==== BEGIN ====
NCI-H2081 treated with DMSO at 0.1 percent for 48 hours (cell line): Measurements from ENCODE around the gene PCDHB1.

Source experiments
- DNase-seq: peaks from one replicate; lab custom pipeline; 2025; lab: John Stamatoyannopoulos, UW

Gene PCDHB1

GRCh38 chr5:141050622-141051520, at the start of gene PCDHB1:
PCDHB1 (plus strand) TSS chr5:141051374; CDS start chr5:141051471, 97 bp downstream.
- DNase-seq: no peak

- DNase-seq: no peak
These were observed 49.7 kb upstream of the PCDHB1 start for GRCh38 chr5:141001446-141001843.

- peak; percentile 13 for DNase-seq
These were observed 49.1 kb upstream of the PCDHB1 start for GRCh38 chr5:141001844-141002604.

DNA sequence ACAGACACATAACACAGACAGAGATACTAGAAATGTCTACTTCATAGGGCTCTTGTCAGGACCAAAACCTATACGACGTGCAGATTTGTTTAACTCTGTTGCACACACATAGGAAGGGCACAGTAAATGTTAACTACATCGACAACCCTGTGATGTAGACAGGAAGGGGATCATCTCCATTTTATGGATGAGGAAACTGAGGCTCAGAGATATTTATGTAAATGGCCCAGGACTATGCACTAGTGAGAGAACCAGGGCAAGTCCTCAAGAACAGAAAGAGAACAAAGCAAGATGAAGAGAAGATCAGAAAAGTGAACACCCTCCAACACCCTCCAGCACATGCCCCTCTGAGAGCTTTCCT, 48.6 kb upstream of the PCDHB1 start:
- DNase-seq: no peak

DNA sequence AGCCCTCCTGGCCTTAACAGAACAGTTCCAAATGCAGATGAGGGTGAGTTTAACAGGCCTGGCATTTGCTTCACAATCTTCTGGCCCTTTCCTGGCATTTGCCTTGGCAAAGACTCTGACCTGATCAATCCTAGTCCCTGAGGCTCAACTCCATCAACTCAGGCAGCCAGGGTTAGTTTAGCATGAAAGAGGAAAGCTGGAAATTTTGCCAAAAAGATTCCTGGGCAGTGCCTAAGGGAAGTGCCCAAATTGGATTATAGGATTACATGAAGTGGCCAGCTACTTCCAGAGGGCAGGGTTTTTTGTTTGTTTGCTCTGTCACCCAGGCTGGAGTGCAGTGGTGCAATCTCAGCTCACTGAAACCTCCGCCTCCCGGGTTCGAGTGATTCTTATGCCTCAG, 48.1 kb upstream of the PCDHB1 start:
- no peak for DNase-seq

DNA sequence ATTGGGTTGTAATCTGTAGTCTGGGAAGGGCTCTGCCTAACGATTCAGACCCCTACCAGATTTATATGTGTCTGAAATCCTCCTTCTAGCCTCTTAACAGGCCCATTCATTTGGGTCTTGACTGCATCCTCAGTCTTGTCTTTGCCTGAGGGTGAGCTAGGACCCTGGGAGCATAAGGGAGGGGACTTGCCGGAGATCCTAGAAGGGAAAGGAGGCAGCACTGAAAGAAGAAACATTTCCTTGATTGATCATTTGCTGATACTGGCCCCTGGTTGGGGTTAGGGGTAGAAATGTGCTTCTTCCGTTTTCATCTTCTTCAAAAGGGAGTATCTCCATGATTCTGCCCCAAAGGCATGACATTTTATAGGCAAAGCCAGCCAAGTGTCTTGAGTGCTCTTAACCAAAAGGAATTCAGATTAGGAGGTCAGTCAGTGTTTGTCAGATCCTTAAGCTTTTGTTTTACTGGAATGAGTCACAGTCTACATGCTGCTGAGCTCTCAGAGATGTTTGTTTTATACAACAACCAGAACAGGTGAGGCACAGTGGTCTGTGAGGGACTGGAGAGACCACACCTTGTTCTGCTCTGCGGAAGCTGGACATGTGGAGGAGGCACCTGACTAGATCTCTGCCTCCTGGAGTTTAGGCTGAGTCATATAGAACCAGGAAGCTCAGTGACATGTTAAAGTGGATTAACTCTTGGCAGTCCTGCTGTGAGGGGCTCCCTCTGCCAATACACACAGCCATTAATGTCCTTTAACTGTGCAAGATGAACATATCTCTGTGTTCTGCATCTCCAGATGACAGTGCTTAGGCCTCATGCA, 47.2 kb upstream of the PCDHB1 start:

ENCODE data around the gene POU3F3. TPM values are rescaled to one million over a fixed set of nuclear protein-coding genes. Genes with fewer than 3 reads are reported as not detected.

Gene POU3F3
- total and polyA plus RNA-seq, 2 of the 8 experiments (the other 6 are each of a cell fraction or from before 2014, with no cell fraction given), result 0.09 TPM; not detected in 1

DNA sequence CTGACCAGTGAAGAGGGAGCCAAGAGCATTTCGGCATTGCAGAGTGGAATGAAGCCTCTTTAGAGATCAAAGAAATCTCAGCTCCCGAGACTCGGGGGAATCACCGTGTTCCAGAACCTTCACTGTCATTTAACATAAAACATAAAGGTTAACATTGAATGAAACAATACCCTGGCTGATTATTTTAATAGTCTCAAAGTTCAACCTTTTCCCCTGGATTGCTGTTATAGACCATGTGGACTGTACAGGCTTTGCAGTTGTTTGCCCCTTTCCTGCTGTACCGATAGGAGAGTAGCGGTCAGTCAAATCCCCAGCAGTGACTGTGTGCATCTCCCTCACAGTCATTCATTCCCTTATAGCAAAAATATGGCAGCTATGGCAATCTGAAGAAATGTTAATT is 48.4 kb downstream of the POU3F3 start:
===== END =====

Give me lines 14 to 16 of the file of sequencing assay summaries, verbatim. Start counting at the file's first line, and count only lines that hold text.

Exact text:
DNA sequence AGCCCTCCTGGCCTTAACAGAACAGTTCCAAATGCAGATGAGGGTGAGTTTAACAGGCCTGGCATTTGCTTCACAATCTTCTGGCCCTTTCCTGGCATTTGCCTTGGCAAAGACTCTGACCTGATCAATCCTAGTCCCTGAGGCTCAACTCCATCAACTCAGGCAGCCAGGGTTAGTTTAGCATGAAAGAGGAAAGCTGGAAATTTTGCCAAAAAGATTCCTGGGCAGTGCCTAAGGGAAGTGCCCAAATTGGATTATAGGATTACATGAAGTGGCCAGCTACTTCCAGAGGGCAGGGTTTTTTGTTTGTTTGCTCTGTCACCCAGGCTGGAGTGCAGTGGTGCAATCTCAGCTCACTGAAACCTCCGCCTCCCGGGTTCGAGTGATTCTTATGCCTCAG, 48.1 kb upstream of the PCDHB1 start:
- no peak for DNase-seq

DNA sequence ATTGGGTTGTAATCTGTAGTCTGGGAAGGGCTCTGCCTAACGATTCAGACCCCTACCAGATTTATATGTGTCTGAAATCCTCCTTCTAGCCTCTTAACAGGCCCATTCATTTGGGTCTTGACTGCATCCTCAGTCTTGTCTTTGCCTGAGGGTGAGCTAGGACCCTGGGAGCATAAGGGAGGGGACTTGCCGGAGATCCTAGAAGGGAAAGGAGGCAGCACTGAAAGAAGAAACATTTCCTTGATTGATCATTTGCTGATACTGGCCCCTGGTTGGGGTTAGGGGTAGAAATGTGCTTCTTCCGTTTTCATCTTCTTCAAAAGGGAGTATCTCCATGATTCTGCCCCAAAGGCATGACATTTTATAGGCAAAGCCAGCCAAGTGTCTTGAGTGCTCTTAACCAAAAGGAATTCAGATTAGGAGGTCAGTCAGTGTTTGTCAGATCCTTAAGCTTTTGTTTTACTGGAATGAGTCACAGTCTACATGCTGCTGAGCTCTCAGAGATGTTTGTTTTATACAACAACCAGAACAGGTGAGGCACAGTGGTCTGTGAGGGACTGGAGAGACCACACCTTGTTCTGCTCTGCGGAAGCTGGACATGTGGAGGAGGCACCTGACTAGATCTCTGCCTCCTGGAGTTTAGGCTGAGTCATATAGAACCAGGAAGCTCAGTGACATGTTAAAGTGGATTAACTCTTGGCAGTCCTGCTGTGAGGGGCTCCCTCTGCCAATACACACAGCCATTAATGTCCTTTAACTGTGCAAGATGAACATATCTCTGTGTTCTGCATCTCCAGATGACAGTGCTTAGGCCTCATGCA, 47.2 kb upstream of the PCDHB1 start: